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Finding Ways to Maximize Positive Stress

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We all stress about having too much stress, whether at work, at home or even on vacation. But it turns out that the sensation of being involuntarily excited comes in two categories—and one of them is actually good for you!

First off, let’s talk about the kind of stress that everyone knows about. This is called distress and it refers to the negative emotions and physiological symptoms of our bodies reacting to change. You know what distress feels like:

  • Physical tension in your joints
  • Sweat despite the lack of extreme exertion
  • Feelings of loss, frustration and futility
  • Spiraling, racing thoughts

Dr. Laura Schenck points out that these kinds of strains may be positive or negative:

The manner in which stress affects us depends upon how we choose to think about stress, use stress, and respond to stress.  Stress is not always a “bad” thing.  Stress motivates us to change our behaviors and move us closer to our chosen goals, dreams, and aspirations.  If we felt no stress, we would not be compelled to act in ways that bring about meaningful change.

business process improvement consultants talk stressors

© Flickr user sixuntilme

On the other hand, there are forms of positive stress. Think about the sensation that comes from watching a thrilling movie: you don’t know what’s going to happen, but you are excited to find out. Or, consider the feelings that comes from healthy competition. This emotion can be exhilarating.

Eustress is positive experience that helps us to be more productive and better enjoy our work and our life. You might be feeling eustress when:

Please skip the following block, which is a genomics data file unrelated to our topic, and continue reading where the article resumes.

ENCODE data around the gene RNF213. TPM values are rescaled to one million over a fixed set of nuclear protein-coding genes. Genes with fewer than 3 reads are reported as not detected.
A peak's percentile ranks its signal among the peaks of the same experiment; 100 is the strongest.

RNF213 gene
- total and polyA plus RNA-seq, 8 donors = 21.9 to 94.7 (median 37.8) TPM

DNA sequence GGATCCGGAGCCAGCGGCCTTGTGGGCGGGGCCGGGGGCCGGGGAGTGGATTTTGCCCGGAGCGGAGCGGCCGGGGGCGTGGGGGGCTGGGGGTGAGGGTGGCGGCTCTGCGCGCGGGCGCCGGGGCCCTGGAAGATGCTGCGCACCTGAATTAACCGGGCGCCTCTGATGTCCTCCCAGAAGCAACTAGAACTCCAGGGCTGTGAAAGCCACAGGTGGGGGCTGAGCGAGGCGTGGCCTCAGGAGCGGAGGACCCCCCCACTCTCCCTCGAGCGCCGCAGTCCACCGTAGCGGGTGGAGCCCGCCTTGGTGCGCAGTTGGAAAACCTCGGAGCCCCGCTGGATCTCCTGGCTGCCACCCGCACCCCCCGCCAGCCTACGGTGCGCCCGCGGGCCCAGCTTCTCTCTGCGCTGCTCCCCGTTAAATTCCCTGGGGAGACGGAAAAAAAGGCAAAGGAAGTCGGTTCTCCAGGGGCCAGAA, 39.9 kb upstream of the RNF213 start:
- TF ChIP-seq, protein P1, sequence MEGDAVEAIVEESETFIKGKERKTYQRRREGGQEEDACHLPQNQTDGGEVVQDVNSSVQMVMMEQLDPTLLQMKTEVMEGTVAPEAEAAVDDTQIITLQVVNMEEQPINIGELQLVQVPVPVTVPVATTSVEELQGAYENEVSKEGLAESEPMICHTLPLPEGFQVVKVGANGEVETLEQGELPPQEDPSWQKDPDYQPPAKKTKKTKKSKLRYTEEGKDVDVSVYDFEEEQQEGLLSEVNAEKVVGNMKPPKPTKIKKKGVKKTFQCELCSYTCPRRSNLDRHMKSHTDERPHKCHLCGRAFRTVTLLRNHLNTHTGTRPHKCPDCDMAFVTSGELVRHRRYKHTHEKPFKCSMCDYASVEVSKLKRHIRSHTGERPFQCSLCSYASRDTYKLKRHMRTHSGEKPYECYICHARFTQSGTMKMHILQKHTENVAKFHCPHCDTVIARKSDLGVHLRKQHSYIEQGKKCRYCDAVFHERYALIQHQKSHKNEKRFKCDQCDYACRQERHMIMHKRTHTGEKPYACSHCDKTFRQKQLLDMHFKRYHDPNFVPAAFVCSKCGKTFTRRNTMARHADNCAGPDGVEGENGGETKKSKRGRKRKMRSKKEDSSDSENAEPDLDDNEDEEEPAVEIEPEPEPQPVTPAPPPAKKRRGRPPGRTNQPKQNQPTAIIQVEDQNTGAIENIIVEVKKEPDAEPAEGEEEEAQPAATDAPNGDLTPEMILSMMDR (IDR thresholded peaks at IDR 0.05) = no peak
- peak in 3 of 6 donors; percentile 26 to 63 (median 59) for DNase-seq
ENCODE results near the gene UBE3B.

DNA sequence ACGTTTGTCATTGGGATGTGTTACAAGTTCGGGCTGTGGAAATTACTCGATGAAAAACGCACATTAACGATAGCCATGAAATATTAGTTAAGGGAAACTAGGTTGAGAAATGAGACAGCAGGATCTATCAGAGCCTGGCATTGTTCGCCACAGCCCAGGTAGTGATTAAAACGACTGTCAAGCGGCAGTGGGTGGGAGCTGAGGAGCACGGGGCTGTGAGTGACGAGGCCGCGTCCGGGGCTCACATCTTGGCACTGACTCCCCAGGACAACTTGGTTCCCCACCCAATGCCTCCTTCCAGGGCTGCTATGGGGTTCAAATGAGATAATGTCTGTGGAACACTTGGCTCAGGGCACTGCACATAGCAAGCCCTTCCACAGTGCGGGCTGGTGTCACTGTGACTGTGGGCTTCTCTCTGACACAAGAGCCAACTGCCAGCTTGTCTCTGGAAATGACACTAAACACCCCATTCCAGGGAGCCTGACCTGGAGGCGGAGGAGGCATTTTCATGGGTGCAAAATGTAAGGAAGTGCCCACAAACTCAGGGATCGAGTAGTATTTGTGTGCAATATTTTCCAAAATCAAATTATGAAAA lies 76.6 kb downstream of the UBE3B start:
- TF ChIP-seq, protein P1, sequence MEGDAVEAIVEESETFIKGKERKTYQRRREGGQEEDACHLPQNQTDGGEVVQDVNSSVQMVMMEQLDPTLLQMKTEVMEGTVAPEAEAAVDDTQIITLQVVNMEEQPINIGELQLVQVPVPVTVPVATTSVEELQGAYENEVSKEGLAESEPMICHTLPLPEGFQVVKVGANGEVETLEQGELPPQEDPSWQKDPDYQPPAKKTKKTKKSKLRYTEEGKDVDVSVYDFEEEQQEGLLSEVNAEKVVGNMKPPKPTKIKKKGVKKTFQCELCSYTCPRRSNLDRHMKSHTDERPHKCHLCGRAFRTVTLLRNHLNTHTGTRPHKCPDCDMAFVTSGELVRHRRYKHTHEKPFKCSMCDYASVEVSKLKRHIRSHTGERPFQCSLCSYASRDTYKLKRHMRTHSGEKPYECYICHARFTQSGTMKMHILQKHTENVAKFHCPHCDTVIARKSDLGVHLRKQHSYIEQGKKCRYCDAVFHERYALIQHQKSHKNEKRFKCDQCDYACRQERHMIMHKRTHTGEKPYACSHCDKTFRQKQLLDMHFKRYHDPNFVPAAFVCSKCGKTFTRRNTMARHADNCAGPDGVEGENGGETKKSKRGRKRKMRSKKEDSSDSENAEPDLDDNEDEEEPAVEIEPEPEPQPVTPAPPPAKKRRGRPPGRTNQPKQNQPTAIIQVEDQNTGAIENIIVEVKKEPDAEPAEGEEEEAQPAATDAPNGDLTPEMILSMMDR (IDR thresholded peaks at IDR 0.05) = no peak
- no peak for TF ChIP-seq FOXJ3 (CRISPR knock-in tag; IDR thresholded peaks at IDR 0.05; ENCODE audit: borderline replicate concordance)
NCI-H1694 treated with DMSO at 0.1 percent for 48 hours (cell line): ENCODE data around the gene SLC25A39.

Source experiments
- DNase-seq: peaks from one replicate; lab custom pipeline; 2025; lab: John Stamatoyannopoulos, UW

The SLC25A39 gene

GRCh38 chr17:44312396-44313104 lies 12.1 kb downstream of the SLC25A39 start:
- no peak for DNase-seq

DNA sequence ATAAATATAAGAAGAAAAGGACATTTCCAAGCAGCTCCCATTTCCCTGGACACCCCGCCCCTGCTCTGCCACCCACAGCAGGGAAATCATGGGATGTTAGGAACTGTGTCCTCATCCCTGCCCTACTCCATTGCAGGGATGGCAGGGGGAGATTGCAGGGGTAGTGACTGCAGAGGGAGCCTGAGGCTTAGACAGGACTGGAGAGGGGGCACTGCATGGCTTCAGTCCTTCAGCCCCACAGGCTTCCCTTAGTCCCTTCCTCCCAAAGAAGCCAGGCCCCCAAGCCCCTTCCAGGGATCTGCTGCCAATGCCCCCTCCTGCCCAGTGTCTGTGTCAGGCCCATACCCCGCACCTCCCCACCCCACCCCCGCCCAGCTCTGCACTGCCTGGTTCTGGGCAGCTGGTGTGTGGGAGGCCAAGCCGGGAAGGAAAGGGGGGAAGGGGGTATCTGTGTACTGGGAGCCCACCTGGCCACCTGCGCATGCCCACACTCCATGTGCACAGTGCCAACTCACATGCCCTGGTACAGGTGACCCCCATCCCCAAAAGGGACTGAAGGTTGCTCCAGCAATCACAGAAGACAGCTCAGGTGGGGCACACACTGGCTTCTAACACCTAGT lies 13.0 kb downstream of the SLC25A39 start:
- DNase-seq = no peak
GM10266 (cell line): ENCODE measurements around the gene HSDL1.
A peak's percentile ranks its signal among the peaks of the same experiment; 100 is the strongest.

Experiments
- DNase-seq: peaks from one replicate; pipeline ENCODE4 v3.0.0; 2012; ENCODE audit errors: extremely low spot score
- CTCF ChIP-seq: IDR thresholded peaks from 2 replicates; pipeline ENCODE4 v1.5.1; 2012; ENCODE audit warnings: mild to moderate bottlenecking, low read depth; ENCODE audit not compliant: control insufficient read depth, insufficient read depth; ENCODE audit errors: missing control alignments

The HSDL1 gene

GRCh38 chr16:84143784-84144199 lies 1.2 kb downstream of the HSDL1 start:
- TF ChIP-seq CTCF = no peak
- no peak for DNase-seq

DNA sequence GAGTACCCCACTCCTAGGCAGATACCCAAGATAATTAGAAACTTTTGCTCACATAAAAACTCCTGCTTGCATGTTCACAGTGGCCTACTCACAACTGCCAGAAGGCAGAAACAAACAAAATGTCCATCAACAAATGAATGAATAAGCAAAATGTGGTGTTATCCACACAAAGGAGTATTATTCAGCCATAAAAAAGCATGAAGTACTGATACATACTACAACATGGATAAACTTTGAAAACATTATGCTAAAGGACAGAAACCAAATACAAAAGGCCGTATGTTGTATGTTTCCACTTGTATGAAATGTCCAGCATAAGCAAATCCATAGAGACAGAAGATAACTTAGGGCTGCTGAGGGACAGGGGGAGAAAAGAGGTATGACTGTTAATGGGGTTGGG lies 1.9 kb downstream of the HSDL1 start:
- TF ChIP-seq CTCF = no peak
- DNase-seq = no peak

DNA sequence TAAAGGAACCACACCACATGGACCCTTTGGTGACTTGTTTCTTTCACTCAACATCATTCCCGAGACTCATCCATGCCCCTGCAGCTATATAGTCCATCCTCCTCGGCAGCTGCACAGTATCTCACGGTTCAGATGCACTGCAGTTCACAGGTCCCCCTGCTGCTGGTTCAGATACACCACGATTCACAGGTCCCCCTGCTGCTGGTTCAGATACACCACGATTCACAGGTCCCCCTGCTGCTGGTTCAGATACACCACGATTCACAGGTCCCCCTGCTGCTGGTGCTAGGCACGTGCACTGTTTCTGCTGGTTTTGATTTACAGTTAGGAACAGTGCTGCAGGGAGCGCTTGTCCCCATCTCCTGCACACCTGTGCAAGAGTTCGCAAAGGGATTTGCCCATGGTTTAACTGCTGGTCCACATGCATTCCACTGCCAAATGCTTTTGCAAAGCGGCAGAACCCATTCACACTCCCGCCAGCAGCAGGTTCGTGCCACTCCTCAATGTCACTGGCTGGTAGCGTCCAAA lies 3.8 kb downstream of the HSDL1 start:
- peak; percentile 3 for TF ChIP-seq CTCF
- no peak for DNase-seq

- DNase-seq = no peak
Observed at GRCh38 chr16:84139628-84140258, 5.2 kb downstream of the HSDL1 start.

• You are moving quickly due to anticipation about a desired outcome
  • You find yourself able to maintain laser-sharp focus because there’s a reasonable deadline which helps corporate productivity
  • You are thrilled by the fact that you have many “balls in the air” but are juggling them handily

The crucial psychological difference between eustress and distress is the difference between genuine productivity and results-under-duress. Sure, you can get people to do things because they are afraid, but we all know that we get better results when people feel inspired. There is a fundamental and inseparable connection between productivity productivity growth and satisfaction. When we are doing meaningful work and we feel the excitement of getting it done, we are leveraging eustress. That’s the key to great experiences at work.

It’s important to remember that the line between distress and eustress can often be a very fine one. A great example of this is clear to anyone who’s ever run a track race. There’s a feeling of butterflies in your stomach, anxiousness, and a bit of worry as you step to the line. Waiting for the starter to blow the gun can be agonizing. Oftentimes, runners frame that stress as distress, when really, they’re excited for the race they’re about to run and simply ready to get on with it. Framing things in the right way can make all the difference.

The same can be said for workplace stressors. Do you really need to be distressed about the multiple projects you’re working on, or can you feel eustress about the fact that you’re a valued member of an organization who is able to handle many projects at the same time? Before defaulting to feelings of distress, take a second to reframe things. Sometimes a bit of mental tweaking can be the difference between a healthy stressor and an unhealthy one.

To learn more about healthy stressors, contact our business improvement consultants AccelaWork. We’d love to help you separate eustress from distress at your organization. We’d love to help you become more productive, more efficient, more effective and more satisfied at work.

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